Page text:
Mysterious animal research that has long gone on at Plum Island is supposed to be transferred to a new National Bio and Agro-Defense Facility to be built in the middle of cattle country in Manhattan, KS.
But a criminal inquiry into a group credited with attracting the bio-defense facility to Kansas has prompted the feisty Montana-based R-CALF United Stockgrowers of America to suggest the federal government call the whole thing off.
Bill Bullard, chief executive officer for the cattlemen’s group, in a recent letter to Homeland Security’s Secretary Janet Napolitano, accused her department of the “strong likelihood of corruption” in selecting Kansas as a location for the bio defense facility.
In a separate letter to Sen. Mary Landrieu, D-LA, who chairs the Appropriations Subcommittee for Homeland Security, Bullard asks the Senate “to strike from the federal budget all funding for the proposed National Bio-and Agro-Defense Facility (NBAF)” and to investigate the extent to which the KBA may have influenced DHS’ decision to locate the NBAF in Manhattan, Kansas and “expose our U.S. cattle herd to a heightened risk.”
KBA is the Kansas Bioscience Authority, which was instrumental in getting Manhattan selected as the location for the yet-to-be constructed bio-defense facility. Congress just approved the first $40 million for construction.
There is another $150 million for the lab in President Obama’s new budget, with the final cost expected to reach $650 million by completion in 2018. Kansas is going to benefit from 1,500 construction jobs and economic spinoffs that might be worth as much as $3 billion.
That’s why the Kansas bioscience promotional group wanted the state named as the location for the new lab, but KBA may have gone too far. The Johnson County District Attorney has opened a criminal investigation into something involving KBA.
The criminal investigation is only the latest move by Kansas officials to exert more oversight over the group. Gov. Sam Brownback and the Kansas Legislature have sent legions of auditors over to KBA to go over its books.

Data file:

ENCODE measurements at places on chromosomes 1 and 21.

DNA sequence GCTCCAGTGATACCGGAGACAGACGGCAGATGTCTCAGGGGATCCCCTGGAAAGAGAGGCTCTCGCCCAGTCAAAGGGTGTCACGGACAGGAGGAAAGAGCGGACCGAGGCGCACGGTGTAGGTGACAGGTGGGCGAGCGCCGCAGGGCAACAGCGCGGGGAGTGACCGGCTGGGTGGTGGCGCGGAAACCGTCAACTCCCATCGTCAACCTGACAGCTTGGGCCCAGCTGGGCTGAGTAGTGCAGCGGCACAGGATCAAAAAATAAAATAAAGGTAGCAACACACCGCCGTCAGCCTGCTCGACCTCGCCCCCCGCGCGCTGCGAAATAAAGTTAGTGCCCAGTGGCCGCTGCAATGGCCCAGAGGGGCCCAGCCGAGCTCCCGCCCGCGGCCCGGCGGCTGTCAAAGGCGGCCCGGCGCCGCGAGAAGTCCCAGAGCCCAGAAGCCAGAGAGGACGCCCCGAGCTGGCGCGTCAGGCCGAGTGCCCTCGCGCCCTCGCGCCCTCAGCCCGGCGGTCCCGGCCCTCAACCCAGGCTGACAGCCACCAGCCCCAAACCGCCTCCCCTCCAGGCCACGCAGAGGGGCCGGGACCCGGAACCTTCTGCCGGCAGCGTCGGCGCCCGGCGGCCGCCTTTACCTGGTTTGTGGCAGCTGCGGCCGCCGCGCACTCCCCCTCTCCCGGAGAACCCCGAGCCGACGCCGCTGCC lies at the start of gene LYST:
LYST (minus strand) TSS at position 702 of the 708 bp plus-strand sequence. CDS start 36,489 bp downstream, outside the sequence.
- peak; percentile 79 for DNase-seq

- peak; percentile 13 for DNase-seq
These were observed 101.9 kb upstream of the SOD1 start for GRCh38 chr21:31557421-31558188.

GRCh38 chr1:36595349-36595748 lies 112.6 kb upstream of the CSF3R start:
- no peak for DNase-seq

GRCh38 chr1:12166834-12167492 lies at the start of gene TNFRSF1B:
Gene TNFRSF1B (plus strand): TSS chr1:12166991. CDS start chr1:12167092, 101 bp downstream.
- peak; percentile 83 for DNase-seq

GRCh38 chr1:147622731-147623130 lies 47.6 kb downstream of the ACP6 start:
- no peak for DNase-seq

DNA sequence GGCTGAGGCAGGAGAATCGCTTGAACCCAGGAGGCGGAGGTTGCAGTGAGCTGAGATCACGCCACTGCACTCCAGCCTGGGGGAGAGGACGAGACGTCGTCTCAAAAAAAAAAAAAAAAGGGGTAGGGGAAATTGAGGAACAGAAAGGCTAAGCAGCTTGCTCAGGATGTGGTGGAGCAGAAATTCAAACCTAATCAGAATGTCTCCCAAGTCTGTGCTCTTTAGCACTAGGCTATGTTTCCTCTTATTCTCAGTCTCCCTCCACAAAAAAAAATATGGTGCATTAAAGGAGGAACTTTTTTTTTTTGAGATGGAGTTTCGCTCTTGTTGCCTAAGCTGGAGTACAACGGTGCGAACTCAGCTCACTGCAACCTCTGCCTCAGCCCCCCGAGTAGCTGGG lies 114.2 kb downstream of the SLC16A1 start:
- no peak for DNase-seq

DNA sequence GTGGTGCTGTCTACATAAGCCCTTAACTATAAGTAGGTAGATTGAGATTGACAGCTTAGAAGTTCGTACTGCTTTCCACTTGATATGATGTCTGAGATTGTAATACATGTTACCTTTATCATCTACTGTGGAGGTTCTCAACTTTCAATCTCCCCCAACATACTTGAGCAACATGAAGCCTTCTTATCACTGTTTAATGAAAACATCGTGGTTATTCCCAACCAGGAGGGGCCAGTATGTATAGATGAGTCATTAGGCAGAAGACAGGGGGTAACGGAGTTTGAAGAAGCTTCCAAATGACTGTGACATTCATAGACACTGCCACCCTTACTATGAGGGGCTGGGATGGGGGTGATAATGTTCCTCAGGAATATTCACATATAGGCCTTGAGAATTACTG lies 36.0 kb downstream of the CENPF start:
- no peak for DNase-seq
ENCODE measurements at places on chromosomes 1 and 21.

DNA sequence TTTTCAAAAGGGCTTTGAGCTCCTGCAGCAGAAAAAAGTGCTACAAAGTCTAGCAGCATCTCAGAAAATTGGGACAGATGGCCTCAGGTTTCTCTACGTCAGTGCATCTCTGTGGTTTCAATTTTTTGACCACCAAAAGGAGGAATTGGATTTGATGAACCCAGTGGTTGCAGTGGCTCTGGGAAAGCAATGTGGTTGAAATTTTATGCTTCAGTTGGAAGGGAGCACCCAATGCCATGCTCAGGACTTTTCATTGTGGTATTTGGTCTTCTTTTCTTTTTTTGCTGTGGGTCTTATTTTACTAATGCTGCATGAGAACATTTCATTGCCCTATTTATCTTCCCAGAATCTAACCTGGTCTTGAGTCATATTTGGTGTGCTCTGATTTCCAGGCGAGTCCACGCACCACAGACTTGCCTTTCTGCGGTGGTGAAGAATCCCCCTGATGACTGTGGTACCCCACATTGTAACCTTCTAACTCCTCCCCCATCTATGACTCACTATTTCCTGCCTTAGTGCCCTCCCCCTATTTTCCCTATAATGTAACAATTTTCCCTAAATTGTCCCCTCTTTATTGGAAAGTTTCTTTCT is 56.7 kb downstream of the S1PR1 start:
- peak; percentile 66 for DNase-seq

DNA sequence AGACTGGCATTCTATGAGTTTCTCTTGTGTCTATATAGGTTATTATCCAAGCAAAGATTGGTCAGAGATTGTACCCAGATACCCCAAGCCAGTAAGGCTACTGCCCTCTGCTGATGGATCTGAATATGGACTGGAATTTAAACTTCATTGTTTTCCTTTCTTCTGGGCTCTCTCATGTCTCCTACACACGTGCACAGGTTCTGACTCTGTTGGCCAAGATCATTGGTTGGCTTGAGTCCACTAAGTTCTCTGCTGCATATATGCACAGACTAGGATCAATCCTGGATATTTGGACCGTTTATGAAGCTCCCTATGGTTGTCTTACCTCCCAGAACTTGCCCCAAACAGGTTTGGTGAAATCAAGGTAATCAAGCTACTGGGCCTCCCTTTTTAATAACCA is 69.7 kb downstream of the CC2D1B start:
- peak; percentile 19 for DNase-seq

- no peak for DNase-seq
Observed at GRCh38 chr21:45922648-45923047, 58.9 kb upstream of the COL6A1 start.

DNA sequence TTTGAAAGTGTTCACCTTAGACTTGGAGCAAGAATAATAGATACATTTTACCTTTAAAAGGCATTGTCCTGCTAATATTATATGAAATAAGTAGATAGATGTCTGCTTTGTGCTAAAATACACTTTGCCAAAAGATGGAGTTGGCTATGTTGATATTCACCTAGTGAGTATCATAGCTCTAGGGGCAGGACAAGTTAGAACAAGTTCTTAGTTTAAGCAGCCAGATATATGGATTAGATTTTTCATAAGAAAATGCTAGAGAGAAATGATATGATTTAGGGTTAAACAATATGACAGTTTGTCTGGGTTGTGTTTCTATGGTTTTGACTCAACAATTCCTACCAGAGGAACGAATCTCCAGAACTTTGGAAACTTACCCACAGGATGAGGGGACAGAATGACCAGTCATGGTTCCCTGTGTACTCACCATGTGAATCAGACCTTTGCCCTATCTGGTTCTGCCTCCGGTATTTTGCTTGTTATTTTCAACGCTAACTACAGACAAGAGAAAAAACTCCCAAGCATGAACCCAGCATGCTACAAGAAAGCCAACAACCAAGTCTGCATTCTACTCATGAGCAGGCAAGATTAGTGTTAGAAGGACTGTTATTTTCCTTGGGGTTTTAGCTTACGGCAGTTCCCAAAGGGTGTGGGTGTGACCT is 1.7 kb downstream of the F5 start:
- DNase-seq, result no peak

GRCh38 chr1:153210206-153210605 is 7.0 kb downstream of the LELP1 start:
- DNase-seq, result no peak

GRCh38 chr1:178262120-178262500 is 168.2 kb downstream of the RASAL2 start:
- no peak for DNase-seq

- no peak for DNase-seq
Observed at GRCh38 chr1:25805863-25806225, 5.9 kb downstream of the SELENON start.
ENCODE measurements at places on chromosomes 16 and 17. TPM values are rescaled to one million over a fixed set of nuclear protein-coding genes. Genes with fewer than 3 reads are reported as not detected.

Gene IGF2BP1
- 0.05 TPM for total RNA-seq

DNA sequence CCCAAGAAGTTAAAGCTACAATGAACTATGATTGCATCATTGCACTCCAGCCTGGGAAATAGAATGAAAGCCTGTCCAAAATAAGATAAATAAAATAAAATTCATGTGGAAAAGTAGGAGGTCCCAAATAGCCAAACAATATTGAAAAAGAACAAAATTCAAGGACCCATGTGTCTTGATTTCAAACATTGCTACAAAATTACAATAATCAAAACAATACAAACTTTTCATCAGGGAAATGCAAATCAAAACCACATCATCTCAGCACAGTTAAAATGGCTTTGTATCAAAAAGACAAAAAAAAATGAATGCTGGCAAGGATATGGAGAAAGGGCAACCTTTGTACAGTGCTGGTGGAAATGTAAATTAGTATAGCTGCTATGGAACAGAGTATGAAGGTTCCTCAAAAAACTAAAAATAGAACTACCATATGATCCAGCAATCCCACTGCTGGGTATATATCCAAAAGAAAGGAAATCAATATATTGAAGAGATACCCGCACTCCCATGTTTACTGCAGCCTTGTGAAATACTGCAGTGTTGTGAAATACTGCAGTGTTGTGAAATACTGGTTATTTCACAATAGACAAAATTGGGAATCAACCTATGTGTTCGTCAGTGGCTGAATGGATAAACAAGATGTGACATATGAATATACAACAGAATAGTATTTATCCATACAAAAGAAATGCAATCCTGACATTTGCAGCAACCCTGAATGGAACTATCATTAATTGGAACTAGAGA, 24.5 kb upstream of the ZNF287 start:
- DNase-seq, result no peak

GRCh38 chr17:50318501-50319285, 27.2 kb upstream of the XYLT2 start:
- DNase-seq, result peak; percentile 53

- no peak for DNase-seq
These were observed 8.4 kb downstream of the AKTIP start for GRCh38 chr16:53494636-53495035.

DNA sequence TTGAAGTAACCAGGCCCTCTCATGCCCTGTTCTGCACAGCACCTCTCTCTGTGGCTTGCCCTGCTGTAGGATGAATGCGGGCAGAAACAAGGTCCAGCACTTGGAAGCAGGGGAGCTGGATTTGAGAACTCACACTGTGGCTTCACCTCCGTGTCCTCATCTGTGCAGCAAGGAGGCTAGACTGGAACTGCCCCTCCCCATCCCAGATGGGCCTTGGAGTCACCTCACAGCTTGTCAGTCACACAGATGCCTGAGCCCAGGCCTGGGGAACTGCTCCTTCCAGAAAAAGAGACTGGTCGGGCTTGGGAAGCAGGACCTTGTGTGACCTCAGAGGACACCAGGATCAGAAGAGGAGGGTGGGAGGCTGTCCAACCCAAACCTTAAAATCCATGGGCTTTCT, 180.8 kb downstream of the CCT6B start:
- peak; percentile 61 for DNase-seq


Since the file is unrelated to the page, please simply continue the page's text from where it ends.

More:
But it’s the criminal investigation that is getting attention outside of Kansas.
Bullard’s letter to Napolitano returns to arguments that were made about the Kansas site prior to its selection in late 2009. There is a high likelihood — a 70 percent chance according to one study — that viruses such as foot-and-mouth disease could be released into the environment in the lab’s vicinity.
That would jeopardize animal agriculture in the area, a $9 to $50 billion industry.
Bullard claims “unadulterated corruption” facilitated by Homeland Security is exposing the U.S. livestock industry “to unnecessary and avoidable risk that would threaten the safety and security of our national meat supply.”
While there has been plenty of public confirmation that a criminal probe of KBA is underway, no one has said if it involves the group’s campaign to land the bio security facility.
KBA is an independent entity of the state of Kansas, formed in 2004. Its purpose is to attract federal support and build world-class research facilities in the Sun Flower State.
Gov. Brownback says the entity needs more oversight and more direct involvement by Kansas university officials.
As for the government’s need to conduct mysterious animal research, the effort to build the NABF anywhere on the mainland, let alone in the heart of cattle country, is getting precious little public attention.
While the Plum Island research facility, located off Long Island, NY, was a USDA unit for most of its existence, it’s now part of Homeland Security. The 1999 book, “Lab 257,” by Michael C. Carroll, Ph.D, alleged that the Plum Island Animal Disease Center was connected to the spread of Dutch duck plague in 1967, Lyme disease in 1975, and West Nile virus in 1999.
For many years, everyone agreed such mysterious animal research was best conducted off shore.